emergency funds to help the government respond to the large numbers of
immigrants crossing the country at the southwest border.

Joining me now is Congressman Luis Gutierrez, Democrat from Illinois, chair
of the Congressional Hispanic Caucus Immigration Task Force.

Congressman, you have been outspoken, along with several others, calling
for the president to take executive action. What is your reaction to
today`s announcement from him?

REP. LUIS GUTIERREZ (D), ILLINOIS: You know, Chris, you could hear the
frustration in his voice. I appreciate it. I appreciate that frustration
and I share it with the president of the United States.

And I just want to put this in some kind of context, right? I mean, the
Republicans said, we don`t want the Senate bill and the president said,
let`s craft one in the House. The Republicans said, we want to do it
piecemeal, and he said, OK. They even said --

HAYES: They wouldn`t take yes for an answer.

GUTIERREZ: They came back to us and said, everybody can`t be a citizen
right away. Did the president walk away from the table? At no time did he
walk away from the table and now as you suggest, they took the issue of
children, right? At our border, humanitarian crisis to double down and
they`re not going to do any.

But moreover, last week, Chairman Goodlatte of Judiciary Committee, who at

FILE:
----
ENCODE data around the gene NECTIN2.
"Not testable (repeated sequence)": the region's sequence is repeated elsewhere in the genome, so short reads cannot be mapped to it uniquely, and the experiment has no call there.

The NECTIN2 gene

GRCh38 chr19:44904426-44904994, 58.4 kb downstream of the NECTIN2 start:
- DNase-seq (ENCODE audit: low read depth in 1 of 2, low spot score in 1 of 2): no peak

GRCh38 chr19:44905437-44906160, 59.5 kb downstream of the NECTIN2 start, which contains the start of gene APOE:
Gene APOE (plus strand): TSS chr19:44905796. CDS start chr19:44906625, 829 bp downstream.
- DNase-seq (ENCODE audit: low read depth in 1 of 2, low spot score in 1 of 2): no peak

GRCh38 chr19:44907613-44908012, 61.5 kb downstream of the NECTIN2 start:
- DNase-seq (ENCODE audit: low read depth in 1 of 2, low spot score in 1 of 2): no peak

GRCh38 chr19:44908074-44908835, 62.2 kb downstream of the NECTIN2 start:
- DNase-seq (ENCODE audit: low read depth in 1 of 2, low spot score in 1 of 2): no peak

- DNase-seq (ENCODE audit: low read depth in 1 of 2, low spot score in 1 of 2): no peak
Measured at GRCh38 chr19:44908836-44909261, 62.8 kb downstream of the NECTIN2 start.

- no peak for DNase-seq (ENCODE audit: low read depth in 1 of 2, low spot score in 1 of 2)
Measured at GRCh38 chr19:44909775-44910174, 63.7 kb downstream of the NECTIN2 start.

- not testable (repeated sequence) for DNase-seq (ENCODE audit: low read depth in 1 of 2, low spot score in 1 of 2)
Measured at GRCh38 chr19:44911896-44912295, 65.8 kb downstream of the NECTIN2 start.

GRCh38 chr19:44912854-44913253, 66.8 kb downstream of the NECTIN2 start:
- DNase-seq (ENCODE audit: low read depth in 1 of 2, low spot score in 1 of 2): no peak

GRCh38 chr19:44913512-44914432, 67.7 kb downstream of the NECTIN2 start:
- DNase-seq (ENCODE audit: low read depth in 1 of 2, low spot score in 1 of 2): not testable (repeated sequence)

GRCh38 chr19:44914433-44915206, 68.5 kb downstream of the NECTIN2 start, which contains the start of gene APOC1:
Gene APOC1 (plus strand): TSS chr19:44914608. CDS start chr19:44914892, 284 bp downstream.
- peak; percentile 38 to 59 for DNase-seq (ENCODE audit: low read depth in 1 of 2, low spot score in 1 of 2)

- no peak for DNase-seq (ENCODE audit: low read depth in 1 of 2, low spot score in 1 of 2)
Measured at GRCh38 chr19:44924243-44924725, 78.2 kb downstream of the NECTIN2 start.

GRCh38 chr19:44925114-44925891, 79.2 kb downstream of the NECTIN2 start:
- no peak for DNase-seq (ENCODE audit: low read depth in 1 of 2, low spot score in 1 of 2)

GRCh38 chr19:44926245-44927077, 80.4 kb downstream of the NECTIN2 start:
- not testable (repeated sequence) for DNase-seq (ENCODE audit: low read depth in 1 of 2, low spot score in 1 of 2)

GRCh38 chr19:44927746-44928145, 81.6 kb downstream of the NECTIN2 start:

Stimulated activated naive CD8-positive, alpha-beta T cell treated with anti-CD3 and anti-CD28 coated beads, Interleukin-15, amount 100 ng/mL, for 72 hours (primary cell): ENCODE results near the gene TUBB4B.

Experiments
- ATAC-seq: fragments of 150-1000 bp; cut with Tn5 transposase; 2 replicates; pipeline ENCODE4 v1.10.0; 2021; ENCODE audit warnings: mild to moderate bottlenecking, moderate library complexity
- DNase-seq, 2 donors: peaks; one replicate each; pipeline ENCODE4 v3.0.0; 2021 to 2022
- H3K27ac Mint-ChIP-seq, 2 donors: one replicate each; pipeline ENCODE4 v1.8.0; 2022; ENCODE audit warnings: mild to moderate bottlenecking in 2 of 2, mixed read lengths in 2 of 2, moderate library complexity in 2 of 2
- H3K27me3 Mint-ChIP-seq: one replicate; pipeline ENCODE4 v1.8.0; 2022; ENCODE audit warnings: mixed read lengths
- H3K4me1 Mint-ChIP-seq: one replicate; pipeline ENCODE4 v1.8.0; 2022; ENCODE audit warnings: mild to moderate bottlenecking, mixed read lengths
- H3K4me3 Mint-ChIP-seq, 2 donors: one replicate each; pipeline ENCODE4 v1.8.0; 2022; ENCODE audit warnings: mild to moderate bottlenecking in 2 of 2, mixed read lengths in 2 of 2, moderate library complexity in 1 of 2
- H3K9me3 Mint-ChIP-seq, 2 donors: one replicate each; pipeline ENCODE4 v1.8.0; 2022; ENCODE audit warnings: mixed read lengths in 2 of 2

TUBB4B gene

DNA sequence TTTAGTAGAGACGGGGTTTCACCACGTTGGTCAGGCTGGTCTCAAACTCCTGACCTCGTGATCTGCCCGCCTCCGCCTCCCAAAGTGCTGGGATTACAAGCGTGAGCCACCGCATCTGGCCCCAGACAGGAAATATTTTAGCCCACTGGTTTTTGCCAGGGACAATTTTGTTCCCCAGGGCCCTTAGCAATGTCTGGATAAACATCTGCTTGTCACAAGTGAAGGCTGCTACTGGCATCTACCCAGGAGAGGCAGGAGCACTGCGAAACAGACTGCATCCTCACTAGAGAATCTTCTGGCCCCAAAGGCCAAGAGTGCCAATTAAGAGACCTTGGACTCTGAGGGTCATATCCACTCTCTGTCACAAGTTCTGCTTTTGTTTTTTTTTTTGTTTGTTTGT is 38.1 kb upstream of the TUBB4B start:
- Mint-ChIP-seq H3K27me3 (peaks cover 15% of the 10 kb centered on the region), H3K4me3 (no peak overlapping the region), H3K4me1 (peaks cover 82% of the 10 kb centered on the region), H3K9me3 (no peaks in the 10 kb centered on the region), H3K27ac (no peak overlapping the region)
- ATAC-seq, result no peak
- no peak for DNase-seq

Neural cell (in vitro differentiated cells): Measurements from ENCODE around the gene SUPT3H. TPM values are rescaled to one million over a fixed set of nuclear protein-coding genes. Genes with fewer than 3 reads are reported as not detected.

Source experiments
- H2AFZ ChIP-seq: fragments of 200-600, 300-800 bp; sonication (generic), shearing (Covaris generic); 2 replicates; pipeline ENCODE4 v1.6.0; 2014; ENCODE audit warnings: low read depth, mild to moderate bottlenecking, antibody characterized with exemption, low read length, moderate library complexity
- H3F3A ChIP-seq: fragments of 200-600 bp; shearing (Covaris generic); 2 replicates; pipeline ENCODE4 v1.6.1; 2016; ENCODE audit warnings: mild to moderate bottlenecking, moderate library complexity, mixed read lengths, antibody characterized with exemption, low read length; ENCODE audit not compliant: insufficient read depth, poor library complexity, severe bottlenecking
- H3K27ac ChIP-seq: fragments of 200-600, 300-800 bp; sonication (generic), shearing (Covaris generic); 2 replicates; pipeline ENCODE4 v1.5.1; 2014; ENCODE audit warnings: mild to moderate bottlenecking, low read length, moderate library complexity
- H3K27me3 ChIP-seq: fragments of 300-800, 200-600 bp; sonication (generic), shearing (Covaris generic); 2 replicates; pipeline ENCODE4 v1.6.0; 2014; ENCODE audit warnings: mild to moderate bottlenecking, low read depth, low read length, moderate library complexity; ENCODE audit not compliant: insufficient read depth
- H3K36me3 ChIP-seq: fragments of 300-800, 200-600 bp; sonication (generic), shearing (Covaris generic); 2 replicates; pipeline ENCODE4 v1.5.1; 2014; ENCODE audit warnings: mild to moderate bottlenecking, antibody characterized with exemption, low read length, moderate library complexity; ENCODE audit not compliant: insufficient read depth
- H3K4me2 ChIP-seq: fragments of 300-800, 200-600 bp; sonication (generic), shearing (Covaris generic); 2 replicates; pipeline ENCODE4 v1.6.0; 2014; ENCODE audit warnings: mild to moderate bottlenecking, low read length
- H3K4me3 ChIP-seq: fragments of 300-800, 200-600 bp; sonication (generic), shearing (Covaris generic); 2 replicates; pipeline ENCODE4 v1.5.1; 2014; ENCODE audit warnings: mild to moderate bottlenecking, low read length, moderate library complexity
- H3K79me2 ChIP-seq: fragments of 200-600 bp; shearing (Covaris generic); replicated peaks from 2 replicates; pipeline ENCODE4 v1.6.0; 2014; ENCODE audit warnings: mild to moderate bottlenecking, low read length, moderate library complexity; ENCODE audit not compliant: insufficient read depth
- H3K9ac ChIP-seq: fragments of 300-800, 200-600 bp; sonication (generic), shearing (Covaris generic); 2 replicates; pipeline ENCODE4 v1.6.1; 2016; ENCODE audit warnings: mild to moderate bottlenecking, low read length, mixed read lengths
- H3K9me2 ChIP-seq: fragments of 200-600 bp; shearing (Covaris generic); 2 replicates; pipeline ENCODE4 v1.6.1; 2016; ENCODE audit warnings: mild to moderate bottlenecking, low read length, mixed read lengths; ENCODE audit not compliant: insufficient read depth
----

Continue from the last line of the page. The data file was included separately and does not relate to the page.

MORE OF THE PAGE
the beginning of the year, this was going to be a big thing, immigration
reform, said the president`s executive action that allowed 600,000
undocumented, used to be documented, the DREAMers, that thing should just
be thrown asunder.

Look, the president has the authority under the law, I hope one day, Chris,
you and I can have a conversation so you and I can look at this -- because
I think the American people should learn about the statutes on the book,
right, and show the president has prosecutorial discretion, and not only
that, I have the signature of a number of Republican high-ranking
Republicans who have signed such a letter.

HAYES: OK. So explain that, right? Because if the president is going to
do something, the question comes, what should he do, what can he do?
What`s your recommendation on that regard?